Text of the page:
the Commander; “here’s a private note from Hayling to myself about the
fellow.”

The lieutenant took the note and read--

     “My dear Arness,--Just a line on my own account. Be careful
     what you are doing in this business. The fellow who informed
     is a sort of hanger-on to the missionaries here. They don’t
     think much of him, but seem to put up with the swab as a
     necessary evil. He confessed that jealousy had something to
     do with the matter, and I could see the Admiral wanted to
     kick him out of the cabin. Make sure that this man Barcom
     _is_ a deserter, or there will be the devil to pay if he
     should prove to be an American citizen, or anything of that
     kind.--Yours, CHARLES Hayling.”

“You see why they have left the matter to us, Carteret. You were on the
_Flycatcher_ five years ago, and the Admiral thinks you may be able to
identify this fellow. Of course Barcom is not his name.”

Mr. Carteret at this moment was very busy with the chart, over which he
bent his head a moment, and then turned sharply to the man at the wheel,
who was not out of earshot.

“Keep your course,” he said sharply; “why don’t you attend to your
steering!” Then he turned to the commander: “I beg your pardon, sir; you
were saying?----”

“I was saying that you ought to remember such an incident as a sergeant
of marines deserting from the _Flycatcher_ when she was down here five
years ago.”

“I do remember it. The man’s name was Charles Parker.”

“Is that the man?” And Arness handed him a photograph of a man dressed
in white ducks and a straw hat, evidently taken by an amateur.

Carteret looked at the photograph for fully a couple of minutes before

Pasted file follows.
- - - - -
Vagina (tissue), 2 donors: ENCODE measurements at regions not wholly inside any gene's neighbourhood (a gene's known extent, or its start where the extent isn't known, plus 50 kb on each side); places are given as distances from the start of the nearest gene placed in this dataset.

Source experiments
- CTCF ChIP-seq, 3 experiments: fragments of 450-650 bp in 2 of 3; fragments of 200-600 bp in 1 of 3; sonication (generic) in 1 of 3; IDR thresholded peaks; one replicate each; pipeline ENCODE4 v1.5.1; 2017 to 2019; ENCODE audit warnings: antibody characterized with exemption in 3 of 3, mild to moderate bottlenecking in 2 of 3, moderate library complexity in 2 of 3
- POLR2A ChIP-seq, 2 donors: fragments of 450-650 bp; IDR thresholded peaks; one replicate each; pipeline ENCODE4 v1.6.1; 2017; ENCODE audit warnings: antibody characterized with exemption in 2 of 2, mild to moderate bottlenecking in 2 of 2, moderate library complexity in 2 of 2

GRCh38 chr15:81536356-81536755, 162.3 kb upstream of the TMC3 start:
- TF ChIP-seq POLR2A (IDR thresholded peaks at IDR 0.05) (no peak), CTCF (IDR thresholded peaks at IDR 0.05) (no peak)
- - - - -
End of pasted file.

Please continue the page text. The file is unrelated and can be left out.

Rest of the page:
he answered slowly--

“No, I don’t think that this is the man.”

A few hours later the _Spitfire_ had steamed in close to the land, and
a boat was lowered. In this boat were Lieutenant Carteret, a sergeant of
marines, with three privates and half a dozen bluejackets.

“I have force enough to take a boat-load of deserters,” remarked the
lieutenant to his commander, as he descended the poop ladder on his way
to the boat.

Commander Arness laughed. “Oh, well, you know the natives might take
it into their heads to resist his arrest. But be careful what you are
doing: make perfectly sure that he _is_ the man. You don’t know what
complications might arise if we carried off the wrong person.”

* * * * *

The moment the boat touched the shore, she was surrounded by a crowd
of friendly, brown-skinned islanders, who seemed delighted to see the
strangers.

“Any one of you fellows speak English?” asked Mr. Carteret

“Yes, sir,” and a big, burly fellow with a fine open countenance
advanced to the officer. “Me speak English, and plenty more men here
speak it, too. What you want, sir?”

“Any white men living here?” asked Carteret quietly.